Posted On November 25, 2013 by Print This Post

There’s No Business Like Show Business with Audra North

I know that when I write, my scenes play out in my head like a movie. I always thought it was just my little quirk but Audra North shares with us today a perfect way to use it to balance show versus tell. Welcome Audra!

There’s No Business Like Show Business

Viewing your book through the lens of a movie camera

We’ve all heard the phrase, “Show, don’t tell.” Each of us has probably been guilty of over-telling at some point in our writing career, AudraNorthand advice abounds all over the interwebs on how to show more and tell less.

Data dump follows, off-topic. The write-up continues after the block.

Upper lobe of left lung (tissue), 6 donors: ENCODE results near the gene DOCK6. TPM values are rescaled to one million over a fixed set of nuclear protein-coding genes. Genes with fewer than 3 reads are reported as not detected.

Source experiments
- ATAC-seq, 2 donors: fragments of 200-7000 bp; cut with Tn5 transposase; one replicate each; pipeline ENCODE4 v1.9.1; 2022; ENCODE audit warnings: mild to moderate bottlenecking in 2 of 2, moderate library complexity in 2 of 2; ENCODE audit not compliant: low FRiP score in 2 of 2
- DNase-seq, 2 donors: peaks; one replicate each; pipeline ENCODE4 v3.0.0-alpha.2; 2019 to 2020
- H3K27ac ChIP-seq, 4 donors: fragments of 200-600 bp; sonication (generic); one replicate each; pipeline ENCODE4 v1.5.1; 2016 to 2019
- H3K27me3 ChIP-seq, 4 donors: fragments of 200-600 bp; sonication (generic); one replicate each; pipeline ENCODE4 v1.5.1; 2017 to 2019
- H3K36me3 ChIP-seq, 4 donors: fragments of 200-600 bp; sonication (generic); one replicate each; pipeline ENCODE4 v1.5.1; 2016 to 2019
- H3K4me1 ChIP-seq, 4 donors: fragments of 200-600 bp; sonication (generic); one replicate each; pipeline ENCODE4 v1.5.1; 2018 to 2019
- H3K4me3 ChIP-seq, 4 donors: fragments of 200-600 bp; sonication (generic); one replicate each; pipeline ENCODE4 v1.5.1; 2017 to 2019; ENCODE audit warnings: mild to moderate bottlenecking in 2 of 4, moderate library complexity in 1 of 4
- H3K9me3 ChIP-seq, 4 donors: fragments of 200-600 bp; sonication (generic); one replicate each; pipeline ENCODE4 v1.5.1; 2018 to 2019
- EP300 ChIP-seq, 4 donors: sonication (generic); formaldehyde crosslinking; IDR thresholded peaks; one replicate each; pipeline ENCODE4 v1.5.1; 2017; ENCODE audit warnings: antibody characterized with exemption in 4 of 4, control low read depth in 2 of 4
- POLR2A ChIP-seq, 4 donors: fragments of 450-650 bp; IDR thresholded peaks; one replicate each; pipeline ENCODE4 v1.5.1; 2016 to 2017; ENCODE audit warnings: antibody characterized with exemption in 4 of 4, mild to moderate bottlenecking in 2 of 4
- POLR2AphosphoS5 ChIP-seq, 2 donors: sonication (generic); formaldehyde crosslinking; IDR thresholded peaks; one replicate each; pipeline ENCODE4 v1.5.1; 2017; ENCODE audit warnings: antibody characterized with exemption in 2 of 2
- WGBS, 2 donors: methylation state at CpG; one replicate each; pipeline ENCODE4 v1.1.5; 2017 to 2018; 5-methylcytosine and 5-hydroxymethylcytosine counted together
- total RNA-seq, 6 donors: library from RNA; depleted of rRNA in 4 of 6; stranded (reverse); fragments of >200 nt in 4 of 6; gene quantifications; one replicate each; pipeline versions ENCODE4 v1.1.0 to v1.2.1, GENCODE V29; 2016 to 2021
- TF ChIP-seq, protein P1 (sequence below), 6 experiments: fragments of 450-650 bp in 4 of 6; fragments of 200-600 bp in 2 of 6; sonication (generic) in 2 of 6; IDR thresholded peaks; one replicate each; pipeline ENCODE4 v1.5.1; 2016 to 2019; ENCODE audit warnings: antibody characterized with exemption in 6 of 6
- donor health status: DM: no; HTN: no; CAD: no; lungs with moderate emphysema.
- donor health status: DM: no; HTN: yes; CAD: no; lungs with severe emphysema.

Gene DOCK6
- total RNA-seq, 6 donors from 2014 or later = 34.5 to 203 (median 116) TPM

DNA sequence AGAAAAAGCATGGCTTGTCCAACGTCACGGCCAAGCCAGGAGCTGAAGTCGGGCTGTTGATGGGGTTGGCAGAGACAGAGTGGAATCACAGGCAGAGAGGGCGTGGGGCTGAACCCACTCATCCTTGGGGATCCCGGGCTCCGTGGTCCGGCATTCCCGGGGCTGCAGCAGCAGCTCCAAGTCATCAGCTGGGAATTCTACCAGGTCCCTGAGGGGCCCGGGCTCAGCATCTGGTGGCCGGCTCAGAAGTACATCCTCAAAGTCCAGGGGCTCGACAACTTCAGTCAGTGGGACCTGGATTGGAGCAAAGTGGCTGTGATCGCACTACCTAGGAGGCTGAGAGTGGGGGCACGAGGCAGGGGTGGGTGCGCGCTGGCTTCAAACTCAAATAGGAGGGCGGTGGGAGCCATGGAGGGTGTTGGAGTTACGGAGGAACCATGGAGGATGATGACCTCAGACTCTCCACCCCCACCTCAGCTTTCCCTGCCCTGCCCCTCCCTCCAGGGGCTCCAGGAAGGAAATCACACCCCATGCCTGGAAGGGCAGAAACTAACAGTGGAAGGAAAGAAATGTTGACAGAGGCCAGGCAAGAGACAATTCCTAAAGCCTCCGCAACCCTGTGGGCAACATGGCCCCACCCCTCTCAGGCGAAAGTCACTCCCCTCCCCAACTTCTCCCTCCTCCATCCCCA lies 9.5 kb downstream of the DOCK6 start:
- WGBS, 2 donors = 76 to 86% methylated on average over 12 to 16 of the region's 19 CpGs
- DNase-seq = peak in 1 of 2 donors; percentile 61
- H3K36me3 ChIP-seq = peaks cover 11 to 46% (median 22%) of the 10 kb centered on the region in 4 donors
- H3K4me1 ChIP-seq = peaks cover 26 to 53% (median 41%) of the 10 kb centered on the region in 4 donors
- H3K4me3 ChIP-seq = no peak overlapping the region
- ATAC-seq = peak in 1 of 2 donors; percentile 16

Well, hello, interwebs. Allow me to add one more bit of advice to your bounty.

Although, to be honest, it’s not really advice, per se. It’s more like a fun little game that you can play to test the “showiness” of your work. And it’s pretty darn useful, if I do say so myself. I call it “The Movie Game.”

The degree of showiness that you’re striving for might vary. But that’s okay. You can still use The Movie Game to determine how your manuscript stacks up against the level of show-versus-tell that you’re aiming for. It’s easy to play, too. Just choose a scene—any scene!—in your book and apply these three simple rules:

Rule Number One: Act out every written action. Every action executed by human, beast, Mother Nature, or Father Time. Every little finger twitch, every falling leaf, every tick of the clock. Everything.

Rule Number Two: Every thought a character has should be spoken aloud.

Rule Number Three: There is no narrator. Repeat after me. There is no narrator. Every time there is narrative that isn’t describing an action, change it to complete silence.